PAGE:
Bombshell is both light on its feet and a punch in the gut.
Sid Haig (born Sidney Eddie Mosesian) was a great character actor. His generosity of spirit is apparent both on and off-screen, especially in his work as an all-purpose heavy (gang leaders and bikers a specialty). Being a utility player wasn’t always an easy career for Haig to pursue, especially not when he had to survive on a tablespoon of uncooked rice per day, nor when he took a hiatus from acting in 1992 after being offered too many “heavy with a gun” roles. But in Haig’s later years, he was a staple at horror conventions, where he could frequently be seen in costume as the murderous clown Captain Spaulding alongside his “House of 1000 Corpses” and “The Devil’s Rejects” co-star Bill “Otis B. Driftwood” Moseley.
Genre fans who were lucky enough to talk with Haig knew him to be grateful for their loyalty and interest, despite some persistent (and understandably annoying) gossip about his health during his last months. Haig died this past Saturday night after being hospitalized one week prior; his most recent film role is in Rob Zombie’s Peckinpah-esque psychobilly dirge “3 from Hell,” which begins with the death of Haig’s Captain Spaulding, a fan favorite. He was 80 years old and will be dearly missed.
Haig’s generosity of spirit served him throughout a prolific career that started with tap dancing, included dozens of memorable film and TV credits, and ended with cult worship thanks in no small part to celebrity champions like Zombie and Quentin Tarantino. Born in Fresno, California, Haig hit a growth spurt at the age of seven that led him to try tap dancing, just for the sake of achieving greater physical coordination. Soon after that, Haig was paid to dance in a Christmas pageant as well as in local Vaudeville revivals. After starring in a grade-school production of “The Wizard of Oz” (as the Scarecrow), Haig was encouraged to pursue acting by high school drama teacher Alice Merrill and contemporary musical-comedy star Dennis Morgan. Haig took their advice, and studied at the famous Pasadena Playhouse two years later. While there, Haig was taught by Ernie Brown, a student of Method acting guru Lee Strasberg.
Before that, Haig played drums for the T-Birds, including on their chart-topping 1958 single “Full House.” In a recent interview with Strangeland Oddities, Haig said that the band had six singles and some radio play, but while “jukebox money was coming in like crazy,” he never saw any of it. So, rather than “bust my ass for nothing,” Haig switched gears and focused on acting. He was 19 years old at the time.
Haig’s first film role came three years later in 1960: “The Host,” a 30-minute long western/UCLA student film and the first of seven collaborations with writer/director Jack Hill. In the film, Haig plays a mysterious outlaw who is forced into a confrontation with a brutal killer (Joseph Hanwright). The conclusion of “The Host” is an acknowledged influence on fellow UCLA student Francis Ford Coppola, specifically the finale of “Apocalypse Now.” “The Host” was notably first released on home video in 2000 on the same DVD as Hill’s 1975 girl gang-sploitation gem “Switchblade Sisters”; that DVD was produced and released by Quentin Tarantino’s short-lived but memorable “Rolling Thunder” label (check out QT’s enthusiastic intro to “Switchblade Sisters” here).
Among his collaboration with Hill, Haig’s a notable scene-stealer in the 1964-shot, 1967-released southern gothic horror-comedy “Spider Baby,” where he plays a developmentally delayed killer, as well as in the 1969 drag race thriller “Pit Stop,” where he plays an egomaniacal pro driver. The latter performance—preening, imperious, crazed—is especially impressive given that Haig didn’t know how to drive when he arrived on set. His slack-jawed, wide-eyed performance as Ralph in “Spider Baby” is equally unforgettable, if only for the scene where he lays into a piece of unidentified meat (maybe rabbit!) at dinner with a group of estranged relatives. “Isn't Ralph a vegetarian" one disgusted guest asks. “Oh yes,” says Ralph’s sheepish caretaker Bruno (Lon Chaney Jr., who would become a real-life mentor to Haig). “But Ralph's allowed to eat anything that he catches.”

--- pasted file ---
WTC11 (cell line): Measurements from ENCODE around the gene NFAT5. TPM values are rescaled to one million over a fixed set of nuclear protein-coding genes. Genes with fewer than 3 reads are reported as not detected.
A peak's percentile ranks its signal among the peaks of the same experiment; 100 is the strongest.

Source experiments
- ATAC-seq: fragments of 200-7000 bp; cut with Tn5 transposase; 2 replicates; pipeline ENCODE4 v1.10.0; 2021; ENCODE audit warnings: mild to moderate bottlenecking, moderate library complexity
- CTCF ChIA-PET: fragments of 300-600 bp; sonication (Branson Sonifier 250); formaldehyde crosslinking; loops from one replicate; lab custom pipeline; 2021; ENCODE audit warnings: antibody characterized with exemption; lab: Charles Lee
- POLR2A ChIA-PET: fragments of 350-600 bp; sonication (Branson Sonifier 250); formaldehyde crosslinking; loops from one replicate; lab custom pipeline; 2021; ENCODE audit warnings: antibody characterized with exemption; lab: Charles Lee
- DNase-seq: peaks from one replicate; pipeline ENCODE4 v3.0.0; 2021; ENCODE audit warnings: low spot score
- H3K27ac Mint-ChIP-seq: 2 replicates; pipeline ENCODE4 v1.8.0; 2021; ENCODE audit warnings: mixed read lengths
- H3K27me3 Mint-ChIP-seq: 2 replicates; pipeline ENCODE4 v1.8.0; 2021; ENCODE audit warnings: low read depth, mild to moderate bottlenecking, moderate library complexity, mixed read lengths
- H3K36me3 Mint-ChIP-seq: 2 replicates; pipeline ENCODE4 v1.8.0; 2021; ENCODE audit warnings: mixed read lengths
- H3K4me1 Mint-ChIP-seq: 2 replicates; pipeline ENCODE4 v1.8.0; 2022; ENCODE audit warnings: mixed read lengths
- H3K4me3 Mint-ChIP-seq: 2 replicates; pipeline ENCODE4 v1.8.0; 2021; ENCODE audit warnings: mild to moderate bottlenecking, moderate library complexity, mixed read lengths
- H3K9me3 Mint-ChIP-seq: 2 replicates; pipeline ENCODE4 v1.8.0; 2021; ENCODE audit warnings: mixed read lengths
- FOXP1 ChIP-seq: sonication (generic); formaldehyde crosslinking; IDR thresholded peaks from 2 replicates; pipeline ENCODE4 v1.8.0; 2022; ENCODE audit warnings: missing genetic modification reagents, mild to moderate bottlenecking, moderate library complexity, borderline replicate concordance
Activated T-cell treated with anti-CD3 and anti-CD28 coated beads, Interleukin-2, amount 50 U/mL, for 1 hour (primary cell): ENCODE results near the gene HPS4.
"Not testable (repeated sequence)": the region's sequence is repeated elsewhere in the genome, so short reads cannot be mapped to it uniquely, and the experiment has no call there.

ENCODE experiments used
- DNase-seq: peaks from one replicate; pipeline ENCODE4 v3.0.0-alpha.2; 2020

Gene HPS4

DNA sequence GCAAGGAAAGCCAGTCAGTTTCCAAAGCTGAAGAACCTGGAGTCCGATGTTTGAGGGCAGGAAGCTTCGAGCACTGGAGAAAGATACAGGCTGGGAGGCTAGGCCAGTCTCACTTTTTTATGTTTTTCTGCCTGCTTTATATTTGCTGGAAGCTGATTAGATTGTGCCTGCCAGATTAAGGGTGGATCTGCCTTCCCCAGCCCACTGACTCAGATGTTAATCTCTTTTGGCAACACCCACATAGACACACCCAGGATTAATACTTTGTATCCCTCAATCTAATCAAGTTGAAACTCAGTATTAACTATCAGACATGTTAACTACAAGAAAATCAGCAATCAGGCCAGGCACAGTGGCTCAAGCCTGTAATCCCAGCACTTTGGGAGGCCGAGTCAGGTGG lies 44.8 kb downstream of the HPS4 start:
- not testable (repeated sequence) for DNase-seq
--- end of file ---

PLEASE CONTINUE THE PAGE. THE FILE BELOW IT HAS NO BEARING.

While filming “Spider Baby,” Haig combated a 103-degree flu; producers had a doctor standing by to administer hourly injections to help keep Haig working. It was only a 12-day shoot, but the movie’s producers soon went into bankruptcy, leading to the movie’s years-long delayed release. Still, Haig threw himself into his role: in order to complete the scene where Ralph climbs outside one of his victim’s windows, he allowed himself to be suspended by a rope tied around his feet. Haig said that playing Ralph “stretched myself to a place I’d never gone before” because “there was no reference to go by; [Ralph] just was whatever I wanted to make him.”
Haig generally worked hard to get inside his characters. He would later become a certified hypnotherapist after studying at the Tarzana-based Hypnosis Motivation Institute, which he called “home schoolwork, to create better characters”; he also became a handwriting analyst and an expert in “Chinese face-reading,” which he said gave him “signs to look for in people's faces that will tell you who they are.” He was also inspired by Charles McGaw’s writing on acting. "[McGaw wrote] probably the best book ever written on acting,” Haig told fellow actor Mel England in a 2008 Moving Pictures interview. “Because you never have to open it, all you have to do is read the title—'Acting is Believing.' That just proves to be so true. If I believe it, the audience is gonna believe it. They can't help but believe it. Real for me is real for them."